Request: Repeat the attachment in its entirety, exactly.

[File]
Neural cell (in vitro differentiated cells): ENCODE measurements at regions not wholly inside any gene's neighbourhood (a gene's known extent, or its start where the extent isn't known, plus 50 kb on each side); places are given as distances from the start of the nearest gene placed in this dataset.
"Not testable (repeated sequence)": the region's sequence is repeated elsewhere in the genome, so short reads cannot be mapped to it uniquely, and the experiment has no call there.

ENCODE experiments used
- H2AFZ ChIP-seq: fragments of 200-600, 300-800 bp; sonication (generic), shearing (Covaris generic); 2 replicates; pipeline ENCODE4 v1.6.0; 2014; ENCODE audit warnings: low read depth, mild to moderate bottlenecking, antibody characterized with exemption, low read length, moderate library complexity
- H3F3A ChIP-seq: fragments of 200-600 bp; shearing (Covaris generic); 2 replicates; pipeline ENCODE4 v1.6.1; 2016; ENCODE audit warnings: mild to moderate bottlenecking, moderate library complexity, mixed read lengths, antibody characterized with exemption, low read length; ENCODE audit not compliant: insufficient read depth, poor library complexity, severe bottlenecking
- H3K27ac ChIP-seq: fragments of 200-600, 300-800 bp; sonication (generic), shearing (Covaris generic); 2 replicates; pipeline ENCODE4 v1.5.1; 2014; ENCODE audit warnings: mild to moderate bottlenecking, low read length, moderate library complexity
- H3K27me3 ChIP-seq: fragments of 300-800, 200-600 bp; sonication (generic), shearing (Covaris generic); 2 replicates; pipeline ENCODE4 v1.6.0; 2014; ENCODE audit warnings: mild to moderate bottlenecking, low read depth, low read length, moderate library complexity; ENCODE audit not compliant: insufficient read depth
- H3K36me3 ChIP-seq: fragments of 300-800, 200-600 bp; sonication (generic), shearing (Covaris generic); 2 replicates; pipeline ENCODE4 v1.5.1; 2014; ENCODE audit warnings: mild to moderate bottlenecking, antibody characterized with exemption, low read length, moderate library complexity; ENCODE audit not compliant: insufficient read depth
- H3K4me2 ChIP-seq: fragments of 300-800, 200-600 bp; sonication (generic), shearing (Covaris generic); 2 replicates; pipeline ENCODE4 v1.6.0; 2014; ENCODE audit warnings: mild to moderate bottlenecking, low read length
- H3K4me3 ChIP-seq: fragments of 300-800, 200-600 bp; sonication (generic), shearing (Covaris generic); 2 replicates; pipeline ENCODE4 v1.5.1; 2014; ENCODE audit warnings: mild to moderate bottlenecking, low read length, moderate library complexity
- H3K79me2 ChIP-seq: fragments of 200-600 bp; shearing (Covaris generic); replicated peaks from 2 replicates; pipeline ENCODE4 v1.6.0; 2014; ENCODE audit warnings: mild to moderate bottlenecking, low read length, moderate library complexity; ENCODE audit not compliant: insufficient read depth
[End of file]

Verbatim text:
Neural cell (in vitro differentiated cells): ENCODE measurements at regions not wholly inside any gene's neighbourhood (a gene's known extent, or its start where the extent isn't known, plus 50 kb on each side); places are given as distances from the start of the nearest gene placed in this dataset.
"Not testable (repeated sequence)": the region's sequence is repeated elsewhere in the genome, so short reads cannot be mapped to it uniquely, and the experiment has no call there.

ENCODE experiments used
- H2AFZ ChIP-seq: fragments of 200-600, 300-800 bp; sonication (generic), shearing (Covaris generic); 2 replicates; pipeline ENCODE4 v1.6.0; 2014; ENCODE audit warnings: low read depth, mild to moderate bottlenecking, antibody characterized with exemption, low read length, moderate library complexity
- H3F3A ChIP-seq: fragments of 200-600 bp; shearing (Covaris generic); 2 replicates; pipeline ENCODE4 v1.6.1; 2016; ENCODE audit warnings: mild to moderate bottlenecking, moderate library complexity, mixed read lengths, antibody characterized with exemption, low read length; ENCODE audit not compliant: insufficient read depth, poor library complexity, severe bottlenecking
- H3K27ac ChIP-seq: fragments of 200-600, 300-800 bp; sonication (generic), shearing (Covaris generic); 2 replicates; pipeline ENCODE4 v1.5.1; 2014; ENCODE audit warnings: mild to moderate bottlenecking, low read length, moderate library complexity
- H3K27me3 ChIP-seq: fragments of 300-800, 200-600 bp; sonication (generic), shearing (Covaris generic); 2 replicates; pipeline ENCODE4 v1.6.0; 2014; ENCODE audit warnings: mild to moderate bottlenecking, low read depth, low read length, moderate library complexity; ENCODE audit not compliant: insufficient read depth
- H3K36me3 ChIP-seq: fragments of 300-800, 200-600 bp; sonication (generic), shearing (Covaris generic); 2 replicates; pipeline ENCODE4 v1.5.1; 2014; ENCODE audit warnings: mild to moderate bottlenecking, antibody characterized with exemption, low read length, moderate library complexity; ENCODE audit not compliant: insufficient read depth
- H3K4me2 ChIP-seq: fragments of 300-800, 200-600 bp; sonication (generic), shearing (Covaris generic); 2 replicates; pipeline ENCODE4 v1.6.0; 2014; ENCODE audit warnings: mild to moderate bottlenecking, low read length
- H3K4me3 ChIP-seq: fragments of 300-800, 200-600 bp; sonication (generic), shearing (Covaris generic); 2 replicates; pipeline ENCODE4 v1.5.1; 2014; ENCODE audit warnings: mild to moderate bottlenecking, low read length, moderate library complexity
- H3K79me2 ChIP-seq: fragments of 200-600 bp; shearing (Covaris generic); replicated peaks from 2 replicates; pipeline ENCODE4 v1.6.0; 2014; ENCODE audit warnings: mild to moderate bottlenecking, low read length, moderate library complexity; ENCODE audit not compliant: insufficient read depth